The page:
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Firm Offers to Buy State's Power Grid

Washington company suggests $5.25 billion. Senate leader Burton calls the idea 'terrible.'


SACRAMENTO — State efforts to take ownership of California's power grid could face yet another hurdle: competition. Washington-based Trans-Elect said Monday that it had offered to buy the grid from the state's major utilities for $5.25 billion.

The company, which seeks to create a national network of independently owned transmission grids, is already negotiating to buy grids from five utilities outside California, said Vice President Bob Mitchell. The 2-year-old company has yet to buy any transmission assets, but is prepared to spend $15 billion, he said.

Officials with Pacific Gas & Electric and Southern California Edison had no comment on the offer.

Senate leader John Burton (D-San Francisco) is pushing legislation to allow the state to buy the grid. The utilities would be able to use the proceeds to help bail themselves out of debt.

Mitchell said he believes Trans-Elect could run the utilities' grid more efficiently and independently than California. A Trans-Elect purchase would spare taxpayers $5 billion or more in debt, he said, and the company would pay state and local taxes.

Headed by Frederick Buckman, former chief of the Portland, Ore.-based PacifiCorp private utility, Trans-Elect seeks to gain a niche in the nation's increasingly deregulated electricity industry.

The company would take over a historic function of utilities--maintaining the steel towers and aluminum lines that carry electricity--and manage the power flow in a safe way that does not discriminate against any users of the grid. Its profit would come from federally sanctioned grid fees.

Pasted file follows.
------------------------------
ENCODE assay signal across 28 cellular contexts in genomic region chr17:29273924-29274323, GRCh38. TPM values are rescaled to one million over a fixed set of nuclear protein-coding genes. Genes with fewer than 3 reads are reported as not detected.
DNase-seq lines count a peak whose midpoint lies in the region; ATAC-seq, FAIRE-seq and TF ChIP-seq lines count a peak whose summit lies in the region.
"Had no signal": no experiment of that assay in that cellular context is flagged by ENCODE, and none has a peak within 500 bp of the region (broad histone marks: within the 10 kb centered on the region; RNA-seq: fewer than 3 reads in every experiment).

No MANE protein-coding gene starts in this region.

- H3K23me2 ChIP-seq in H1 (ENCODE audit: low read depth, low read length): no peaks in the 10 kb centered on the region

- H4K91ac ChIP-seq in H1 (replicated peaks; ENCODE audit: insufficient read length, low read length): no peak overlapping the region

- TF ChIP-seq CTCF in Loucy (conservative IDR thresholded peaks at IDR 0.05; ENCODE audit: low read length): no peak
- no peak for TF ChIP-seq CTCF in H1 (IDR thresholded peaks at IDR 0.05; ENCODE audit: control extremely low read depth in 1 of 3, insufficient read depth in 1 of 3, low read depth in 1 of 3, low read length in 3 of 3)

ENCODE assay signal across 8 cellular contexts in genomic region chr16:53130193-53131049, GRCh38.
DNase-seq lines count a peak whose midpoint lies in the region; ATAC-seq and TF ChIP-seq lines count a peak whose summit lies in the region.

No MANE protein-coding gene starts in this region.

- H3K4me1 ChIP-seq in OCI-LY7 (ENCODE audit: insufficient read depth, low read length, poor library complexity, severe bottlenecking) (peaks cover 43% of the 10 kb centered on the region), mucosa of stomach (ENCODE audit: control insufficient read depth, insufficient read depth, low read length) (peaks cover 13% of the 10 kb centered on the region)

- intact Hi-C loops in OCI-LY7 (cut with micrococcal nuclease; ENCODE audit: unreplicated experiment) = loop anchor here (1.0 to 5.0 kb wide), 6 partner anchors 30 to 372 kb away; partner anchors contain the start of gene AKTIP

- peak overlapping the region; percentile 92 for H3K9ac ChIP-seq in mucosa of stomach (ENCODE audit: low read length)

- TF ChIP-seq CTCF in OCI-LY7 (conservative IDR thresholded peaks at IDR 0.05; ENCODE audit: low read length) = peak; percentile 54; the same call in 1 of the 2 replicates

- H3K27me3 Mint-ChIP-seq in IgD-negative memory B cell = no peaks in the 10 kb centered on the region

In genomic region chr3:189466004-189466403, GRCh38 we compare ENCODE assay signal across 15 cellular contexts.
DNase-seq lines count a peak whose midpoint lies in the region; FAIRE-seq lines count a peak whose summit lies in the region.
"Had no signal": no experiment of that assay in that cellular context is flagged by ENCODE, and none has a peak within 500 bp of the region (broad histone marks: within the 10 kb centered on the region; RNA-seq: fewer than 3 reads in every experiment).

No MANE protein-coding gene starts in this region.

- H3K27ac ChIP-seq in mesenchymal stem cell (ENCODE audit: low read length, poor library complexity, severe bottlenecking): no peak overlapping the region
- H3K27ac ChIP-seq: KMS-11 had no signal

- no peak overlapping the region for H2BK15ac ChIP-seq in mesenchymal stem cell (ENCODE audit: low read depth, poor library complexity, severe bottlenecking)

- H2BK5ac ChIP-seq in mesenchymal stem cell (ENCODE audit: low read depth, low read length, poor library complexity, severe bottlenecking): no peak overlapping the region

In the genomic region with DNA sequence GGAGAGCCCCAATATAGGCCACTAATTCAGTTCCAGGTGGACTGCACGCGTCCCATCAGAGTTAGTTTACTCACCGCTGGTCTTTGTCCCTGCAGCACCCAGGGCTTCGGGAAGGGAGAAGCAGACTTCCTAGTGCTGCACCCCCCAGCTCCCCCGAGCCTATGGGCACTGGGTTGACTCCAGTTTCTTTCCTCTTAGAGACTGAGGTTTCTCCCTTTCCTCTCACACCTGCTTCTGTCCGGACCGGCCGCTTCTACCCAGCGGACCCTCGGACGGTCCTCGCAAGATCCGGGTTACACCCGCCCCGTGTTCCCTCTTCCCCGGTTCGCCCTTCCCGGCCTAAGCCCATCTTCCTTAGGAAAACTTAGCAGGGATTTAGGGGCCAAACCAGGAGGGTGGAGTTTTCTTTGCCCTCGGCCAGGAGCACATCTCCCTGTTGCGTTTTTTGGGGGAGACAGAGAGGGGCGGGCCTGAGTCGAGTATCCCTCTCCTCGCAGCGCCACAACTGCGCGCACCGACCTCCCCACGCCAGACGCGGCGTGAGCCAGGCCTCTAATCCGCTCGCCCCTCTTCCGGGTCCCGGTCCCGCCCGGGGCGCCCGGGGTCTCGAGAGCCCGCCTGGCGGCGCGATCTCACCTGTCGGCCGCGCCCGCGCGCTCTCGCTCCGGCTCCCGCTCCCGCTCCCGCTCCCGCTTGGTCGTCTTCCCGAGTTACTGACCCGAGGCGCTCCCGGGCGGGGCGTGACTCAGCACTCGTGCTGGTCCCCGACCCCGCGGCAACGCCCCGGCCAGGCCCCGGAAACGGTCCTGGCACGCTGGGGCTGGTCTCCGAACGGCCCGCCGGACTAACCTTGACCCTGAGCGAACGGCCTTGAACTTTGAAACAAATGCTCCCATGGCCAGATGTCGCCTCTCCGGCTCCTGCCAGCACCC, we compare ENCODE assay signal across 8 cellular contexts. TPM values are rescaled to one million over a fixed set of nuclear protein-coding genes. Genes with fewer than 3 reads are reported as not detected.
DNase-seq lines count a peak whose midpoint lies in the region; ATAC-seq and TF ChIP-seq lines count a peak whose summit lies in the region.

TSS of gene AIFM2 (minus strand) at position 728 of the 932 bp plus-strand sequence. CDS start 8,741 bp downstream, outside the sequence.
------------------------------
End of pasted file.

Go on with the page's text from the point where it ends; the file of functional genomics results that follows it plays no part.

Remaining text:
"There is a steady, reliable stream of income," Mitchell said. "When you have that situation, when you pay the appropriate price, financing $5 million or $5 billion is not really much of a different proposition."

Burton called the idea of letting the utilities sell their transmission grids to a private company a "terrible deal" for the state.

"This could even be worse," he said, because it would involve "selling it to someone who has no interest in the state."

But Mitchell said his company could help California improve relations with the neighboring states that supply 20% of the state's power.

"There's a fair amount of resentment in these other states toward California," he said. "A company like us--we don't have any enemies."


Times researcher Nona Yates contributed to this story.

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